By Greg Price
Separated by thousands upon thousands of kilometres, the power of the pen connected two strangers who became friends, who now, more than four decades later, have been reunited with the power of computers.
Dr. Hamman School principal Darlene Peckford grew up a farm girl in Lomond during a time where the connectedness of the world was not as prevalent as today.
Yearning to discover a little bit of the world outside her borders as an young teen, Peckford who was known as Darlene Marks at the time, signed up for a pen pal program to Australia.
“For a little farm girl living in a very rural setting surrounded by a community of relatives, the big world seemed very far away and totally disconnected from me and my life. The letters I received from my pen pal opened up a whole new world for me,” said Peckford of her correspondence with a girl known as Julie Parry at the time. “Lomond is a very secluded place where most of the people are related and so you don’t think outside of that. I began to understand that there was a very big world out there with many new things to learn and experience.”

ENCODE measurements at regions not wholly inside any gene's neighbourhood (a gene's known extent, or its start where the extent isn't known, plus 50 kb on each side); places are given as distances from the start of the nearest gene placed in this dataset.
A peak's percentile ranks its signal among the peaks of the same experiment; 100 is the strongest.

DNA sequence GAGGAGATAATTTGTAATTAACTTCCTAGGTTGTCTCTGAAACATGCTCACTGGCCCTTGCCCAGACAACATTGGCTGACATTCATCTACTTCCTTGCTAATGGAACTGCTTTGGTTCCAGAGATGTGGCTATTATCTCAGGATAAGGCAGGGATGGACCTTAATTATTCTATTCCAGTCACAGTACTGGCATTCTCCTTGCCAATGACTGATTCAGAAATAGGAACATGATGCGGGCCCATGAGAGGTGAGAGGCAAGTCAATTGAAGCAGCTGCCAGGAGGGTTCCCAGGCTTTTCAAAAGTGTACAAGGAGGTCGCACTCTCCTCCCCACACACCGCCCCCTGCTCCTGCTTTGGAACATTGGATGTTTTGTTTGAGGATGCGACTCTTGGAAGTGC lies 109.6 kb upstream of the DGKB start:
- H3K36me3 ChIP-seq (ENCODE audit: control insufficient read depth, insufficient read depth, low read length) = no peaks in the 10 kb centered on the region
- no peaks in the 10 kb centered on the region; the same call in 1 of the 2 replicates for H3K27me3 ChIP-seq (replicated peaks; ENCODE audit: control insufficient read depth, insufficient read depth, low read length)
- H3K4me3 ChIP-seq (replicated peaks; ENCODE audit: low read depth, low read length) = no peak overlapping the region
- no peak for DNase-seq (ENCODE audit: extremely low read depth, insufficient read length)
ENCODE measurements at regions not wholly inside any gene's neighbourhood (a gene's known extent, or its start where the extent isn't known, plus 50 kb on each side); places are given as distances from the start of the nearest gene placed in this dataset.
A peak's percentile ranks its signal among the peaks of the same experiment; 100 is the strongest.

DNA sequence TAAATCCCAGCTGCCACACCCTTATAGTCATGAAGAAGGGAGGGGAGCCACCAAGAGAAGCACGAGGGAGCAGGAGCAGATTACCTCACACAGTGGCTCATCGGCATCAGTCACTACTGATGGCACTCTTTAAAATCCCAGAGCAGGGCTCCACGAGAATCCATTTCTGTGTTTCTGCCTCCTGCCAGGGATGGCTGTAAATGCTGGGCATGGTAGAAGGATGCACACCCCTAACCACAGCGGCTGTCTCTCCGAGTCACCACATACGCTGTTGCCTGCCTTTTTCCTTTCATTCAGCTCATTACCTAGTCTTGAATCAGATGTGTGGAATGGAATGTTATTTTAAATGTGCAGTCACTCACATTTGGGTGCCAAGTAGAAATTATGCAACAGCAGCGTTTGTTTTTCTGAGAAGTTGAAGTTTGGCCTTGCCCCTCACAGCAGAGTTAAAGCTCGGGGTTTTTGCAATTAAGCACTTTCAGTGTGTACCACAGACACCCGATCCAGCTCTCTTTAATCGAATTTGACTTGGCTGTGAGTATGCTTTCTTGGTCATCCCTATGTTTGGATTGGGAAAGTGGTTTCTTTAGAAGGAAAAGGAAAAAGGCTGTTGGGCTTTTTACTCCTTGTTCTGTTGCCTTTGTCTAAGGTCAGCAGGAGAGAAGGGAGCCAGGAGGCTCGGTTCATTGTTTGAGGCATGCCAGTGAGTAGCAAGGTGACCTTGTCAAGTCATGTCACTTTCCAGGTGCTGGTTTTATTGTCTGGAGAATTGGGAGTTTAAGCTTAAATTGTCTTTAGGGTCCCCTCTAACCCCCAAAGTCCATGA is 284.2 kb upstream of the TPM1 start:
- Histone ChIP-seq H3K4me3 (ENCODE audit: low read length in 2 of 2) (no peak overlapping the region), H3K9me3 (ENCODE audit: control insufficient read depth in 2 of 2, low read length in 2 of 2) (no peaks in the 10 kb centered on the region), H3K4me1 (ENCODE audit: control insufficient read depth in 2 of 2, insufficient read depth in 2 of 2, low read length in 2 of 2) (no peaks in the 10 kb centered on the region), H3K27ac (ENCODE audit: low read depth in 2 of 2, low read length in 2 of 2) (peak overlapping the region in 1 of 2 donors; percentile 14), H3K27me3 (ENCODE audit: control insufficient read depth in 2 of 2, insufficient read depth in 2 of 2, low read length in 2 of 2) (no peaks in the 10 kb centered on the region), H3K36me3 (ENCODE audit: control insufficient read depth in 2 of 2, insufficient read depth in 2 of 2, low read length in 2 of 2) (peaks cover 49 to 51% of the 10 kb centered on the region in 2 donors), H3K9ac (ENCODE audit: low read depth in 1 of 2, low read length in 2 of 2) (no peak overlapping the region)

Now going by Julie Roberts, Julie recalled making her pen pal connection through a local newspaper in Perth, Australia, advertising the opportunity to make a connection with someone from another country in which Canada was suggested.
“I used to love looking at atlases and things across the world. I was always interested in other countries,” said Roberts. “Fifty years ago, the world was much different, it was a completely different world. We didn’t have the Internet, being a pen pal was an opportunity to correspond with someone on the complete other side of the world in another country.”
Correspondence between the two was quite frequent for two years where the budding friendship netted numerous letters with pictures and little gifts from their respective countries. But alas, other interests took hold like they often do in teen years and the two lost touch.
“We probably started dating which you do at 15-16,” said Peckford as the two shared a laugh talking about their reunion in Dr. Hamman School’s library earlier this week. “Yeah, it was probably boys. We had no time for anything else,” added Roberts with a giggle. “We can say that if you want a truthful answer.”